Forgiveness and Reconciliation
This is a tough one to share for several reasons, but often times saying “I love you” requires egos aside; mine. I will identify this person as MCR out of respect for our relationship and the events leading up to forgiveness and reconciliation.
Over 20 years ago as a patrol officer just beginning my career out of the Academy, I made a traffic stop. Not unlike other traffic stops, this one began like most. I was on an empty section of Louisiana Highway 1 north of Thibodaux’s city limits.
Except this stop quickly escalated into a confrontation with the driver and passenger.
Finally regaining order, I noticed a van parking along the highway directly across from my vehicle. The driver jumped out and began running across the highway yelling at me. I recognized him as someone I have crossed paths with before this night.
Swinging open the van door, he reached under the driver’s seat. My duty weapon was drawn and fixed on his torso. I quit giving orders to stop, and focused on the sight picture at the end of my barrel. He was squarely in those sights as he grabbed under his seat, and I began to apply pressure to the trigger.
My breathing was shallow as I continued pulling the trigger. As he spun facing me, I watched his hand come from under his seat clutching an object.
Just before completely squeezing off the trigger I noticed a glimpse of light brown, or tan in his hand. It was a pair of house slippers. I almost killed this man over a pair of house slippers. I hated this man over 20 years for his behavior and the personal grief he caused over the highway confrontation.
About 1 year ago, now the Chief of Police, I allowed this same man into my office. Much older and frail, he angrily began this meeting, and the hatred resurfaced. Then he said, “Scotty, you are a good man. I watched you grow into a man your momma would be proud of.”
I felt my anger ease, and then he sobbed saying, “I’m afraid to die.” On his way to a doctor’s appointment, he was fighting a battle with aggressive cancer. He stopped in to ask for help with a citation.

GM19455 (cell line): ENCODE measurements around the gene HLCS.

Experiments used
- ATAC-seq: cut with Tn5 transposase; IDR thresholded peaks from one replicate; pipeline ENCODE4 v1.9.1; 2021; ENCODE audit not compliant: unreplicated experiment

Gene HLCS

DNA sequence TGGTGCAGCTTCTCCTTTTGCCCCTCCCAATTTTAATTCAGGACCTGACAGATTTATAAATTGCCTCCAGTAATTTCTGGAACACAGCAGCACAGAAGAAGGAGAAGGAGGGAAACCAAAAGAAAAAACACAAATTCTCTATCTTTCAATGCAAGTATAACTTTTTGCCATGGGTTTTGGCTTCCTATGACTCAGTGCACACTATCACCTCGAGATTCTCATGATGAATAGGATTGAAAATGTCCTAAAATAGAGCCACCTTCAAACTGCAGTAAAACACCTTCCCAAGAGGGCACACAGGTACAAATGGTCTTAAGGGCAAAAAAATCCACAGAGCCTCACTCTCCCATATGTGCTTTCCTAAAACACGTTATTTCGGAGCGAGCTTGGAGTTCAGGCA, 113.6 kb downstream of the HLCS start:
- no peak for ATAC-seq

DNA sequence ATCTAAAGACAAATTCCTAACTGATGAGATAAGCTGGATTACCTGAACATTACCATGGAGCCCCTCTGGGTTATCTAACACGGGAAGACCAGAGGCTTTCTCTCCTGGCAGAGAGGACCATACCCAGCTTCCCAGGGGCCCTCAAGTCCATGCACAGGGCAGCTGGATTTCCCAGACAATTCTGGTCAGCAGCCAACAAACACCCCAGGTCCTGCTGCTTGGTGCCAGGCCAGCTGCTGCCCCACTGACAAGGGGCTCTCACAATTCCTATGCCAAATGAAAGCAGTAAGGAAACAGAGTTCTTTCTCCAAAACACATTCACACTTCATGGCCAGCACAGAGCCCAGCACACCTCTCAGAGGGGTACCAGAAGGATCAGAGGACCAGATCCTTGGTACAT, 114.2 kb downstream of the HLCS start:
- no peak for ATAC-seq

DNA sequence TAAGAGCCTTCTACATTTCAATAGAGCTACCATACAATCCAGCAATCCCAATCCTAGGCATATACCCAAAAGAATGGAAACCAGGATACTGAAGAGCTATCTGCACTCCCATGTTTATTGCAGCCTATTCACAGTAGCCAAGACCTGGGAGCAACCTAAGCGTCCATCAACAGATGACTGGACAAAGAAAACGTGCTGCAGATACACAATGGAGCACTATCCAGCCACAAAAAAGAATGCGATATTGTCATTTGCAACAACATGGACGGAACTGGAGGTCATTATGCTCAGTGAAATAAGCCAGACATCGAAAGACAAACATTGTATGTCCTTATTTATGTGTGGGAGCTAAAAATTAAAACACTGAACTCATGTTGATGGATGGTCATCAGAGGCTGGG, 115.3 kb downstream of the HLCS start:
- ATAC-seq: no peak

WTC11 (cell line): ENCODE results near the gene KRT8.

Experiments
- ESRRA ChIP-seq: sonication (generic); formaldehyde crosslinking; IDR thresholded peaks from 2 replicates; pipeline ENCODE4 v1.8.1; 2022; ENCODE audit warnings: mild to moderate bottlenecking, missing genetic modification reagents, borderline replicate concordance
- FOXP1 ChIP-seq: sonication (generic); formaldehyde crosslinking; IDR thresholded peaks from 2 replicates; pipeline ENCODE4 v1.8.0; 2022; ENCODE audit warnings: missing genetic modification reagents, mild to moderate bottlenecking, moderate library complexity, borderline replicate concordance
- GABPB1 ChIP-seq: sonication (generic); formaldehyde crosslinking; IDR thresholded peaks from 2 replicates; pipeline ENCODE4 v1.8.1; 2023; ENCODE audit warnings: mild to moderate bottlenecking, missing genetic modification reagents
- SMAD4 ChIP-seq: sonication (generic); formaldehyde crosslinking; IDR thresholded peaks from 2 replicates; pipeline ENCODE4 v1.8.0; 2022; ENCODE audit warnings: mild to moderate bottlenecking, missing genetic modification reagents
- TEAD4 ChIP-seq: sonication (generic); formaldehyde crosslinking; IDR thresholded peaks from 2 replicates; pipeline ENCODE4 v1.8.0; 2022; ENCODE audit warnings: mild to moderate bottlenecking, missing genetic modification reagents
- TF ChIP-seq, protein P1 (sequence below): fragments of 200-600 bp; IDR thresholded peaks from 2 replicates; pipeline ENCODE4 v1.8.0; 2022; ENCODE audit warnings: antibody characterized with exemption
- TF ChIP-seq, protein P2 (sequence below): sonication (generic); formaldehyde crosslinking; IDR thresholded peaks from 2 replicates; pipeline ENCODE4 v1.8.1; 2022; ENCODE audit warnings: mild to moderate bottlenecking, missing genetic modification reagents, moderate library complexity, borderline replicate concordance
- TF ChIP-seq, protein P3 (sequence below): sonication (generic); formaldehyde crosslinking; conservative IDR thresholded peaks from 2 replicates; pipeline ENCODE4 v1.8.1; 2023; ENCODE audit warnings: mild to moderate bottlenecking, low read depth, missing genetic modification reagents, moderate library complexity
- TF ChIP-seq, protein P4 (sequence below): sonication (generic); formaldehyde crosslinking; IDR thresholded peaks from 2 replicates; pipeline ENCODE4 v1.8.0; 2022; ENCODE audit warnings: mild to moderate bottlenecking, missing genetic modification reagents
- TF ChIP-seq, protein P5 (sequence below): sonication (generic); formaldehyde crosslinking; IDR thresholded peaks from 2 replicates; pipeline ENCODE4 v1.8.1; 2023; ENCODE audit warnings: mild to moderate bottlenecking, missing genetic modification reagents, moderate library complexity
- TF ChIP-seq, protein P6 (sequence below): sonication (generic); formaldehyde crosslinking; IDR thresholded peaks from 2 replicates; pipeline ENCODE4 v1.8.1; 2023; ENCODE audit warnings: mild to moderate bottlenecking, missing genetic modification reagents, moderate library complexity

I began to feel shame over holding such hate inside for so long. Then as he sat across from my desk he sincerely asked that I pray for him. Most of the time people politely respond with, “I’ll pray for you,” but seldom do.
I was overpowered by the Holy Spirit, and sprung up out of my chair as if jerked by the collar. Uncharacteristically, I said “let’s pray now” as I almost sprinted around that large desk, as he did over 20 years ago coming across that highway.
I helped him out of the deep chair and we clasped hands tighter than I thought his trembling body could muster. I prayed for him as we both began to weep. Neither focused on the cancer. It was the healing of emotions running so deep for so long.
I asked God to forgive me and bless my Brother with peace. I was thankful God brought him into my office and my life. I was moved so deeply in prayer as I felt the weight of hate, the chains of anger, and the bitterness of resentment fall from my spirit.
This meeting was not about a traffic citation, it was God allowing two broken spirits an opportunity to forgive each other. It was also about the power of reconciliation that after 20 years, two strangers could clasp hands as brothers in common prayer.
His visit blessed me with peace in my spirit and the chance to put my ego aside to say “I love you Brother.” We continue to communicate over the phone as his health declines, but I always, always reassure him of my prayers.